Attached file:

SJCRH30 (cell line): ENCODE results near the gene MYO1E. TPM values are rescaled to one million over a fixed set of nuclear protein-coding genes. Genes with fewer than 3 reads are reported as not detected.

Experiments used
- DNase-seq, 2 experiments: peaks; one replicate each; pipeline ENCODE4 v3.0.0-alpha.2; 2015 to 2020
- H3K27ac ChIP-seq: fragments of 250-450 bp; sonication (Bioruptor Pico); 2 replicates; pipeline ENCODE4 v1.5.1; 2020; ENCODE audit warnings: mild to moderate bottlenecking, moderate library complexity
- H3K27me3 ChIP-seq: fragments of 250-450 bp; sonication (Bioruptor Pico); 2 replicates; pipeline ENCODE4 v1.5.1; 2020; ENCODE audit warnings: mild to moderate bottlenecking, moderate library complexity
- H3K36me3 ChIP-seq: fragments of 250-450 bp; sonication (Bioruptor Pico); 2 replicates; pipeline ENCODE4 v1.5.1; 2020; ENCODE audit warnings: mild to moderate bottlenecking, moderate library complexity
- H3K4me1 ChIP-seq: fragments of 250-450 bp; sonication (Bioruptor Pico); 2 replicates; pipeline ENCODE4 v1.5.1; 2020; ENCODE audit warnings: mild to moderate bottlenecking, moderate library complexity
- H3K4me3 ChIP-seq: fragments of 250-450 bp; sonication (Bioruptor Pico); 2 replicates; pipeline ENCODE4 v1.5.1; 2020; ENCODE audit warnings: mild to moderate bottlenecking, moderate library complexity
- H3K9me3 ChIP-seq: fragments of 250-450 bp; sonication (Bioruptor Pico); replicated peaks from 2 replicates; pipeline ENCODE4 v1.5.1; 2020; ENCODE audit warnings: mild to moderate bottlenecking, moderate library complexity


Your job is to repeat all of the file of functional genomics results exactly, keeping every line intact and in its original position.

SJCRH30 (cell line): ENCODE results near the gene MYO1E. TPM values are rescaled to one million over a fixed set of nuclear protein-coding genes. Genes with fewer than 3 reads are reported as not detected.

Experiments used
- DNase-seq, 2 experiments: peaks; one replicate each; pipeline ENCODE4 v3.0.0-alpha.2; 2015 to 2020
- H3K27ac ChIP-seq: fragments of 250-450 bp; sonication (Bioruptor Pico); 2 replicates; pipeline ENCODE4 v1.5.1; 2020; ENCODE audit warnings: mild to moderate bottlenecking, moderate library complexity
- H3K27me3 ChIP-seq: fragments of 250-450 bp; sonication (Bioruptor Pico); 2 replicates; pipeline ENCODE4 v1.5.1; 2020; ENCODE audit warnings: mild to moderate bottlenecking, moderate library complexity
- H3K36me3 ChIP-seq: fragments of 250-450 bp; sonication (Bioruptor Pico); 2 replicates; pipeline ENCODE4 v1.5.1; 2020; ENCODE audit warnings: mild to moderate bottlenecking, moderate library complexity
- H3K4me1 ChIP-seq: fragments of 250-450 bp; sonication (Bioruptor Pico); 2 replicates; pipeline ENCODE4 v1.5.1; 2020; ENCODE audit warnings: mild to moderate bottlenecking, moderate library complexity
- H3K4me3 ChIP-seq: fragments of 250-450 bp; sonication (Bioruptor Pico); 2 replicates; pipeline ENCODE4 v1.5.1; 2020; ENCODE audit warnings: mild to moderate bottlenecking, moderate library complexity
- H3K9me3 ChIP-seq: fragments of 250-450 bp; sonication (Bioruptor Pico); replicated peaks from 2 replicates; pipeline ENCODE4 v1.5.1; 2020; ENCODE audit warnings: mild to moderate bottlenecking, moderate library complexity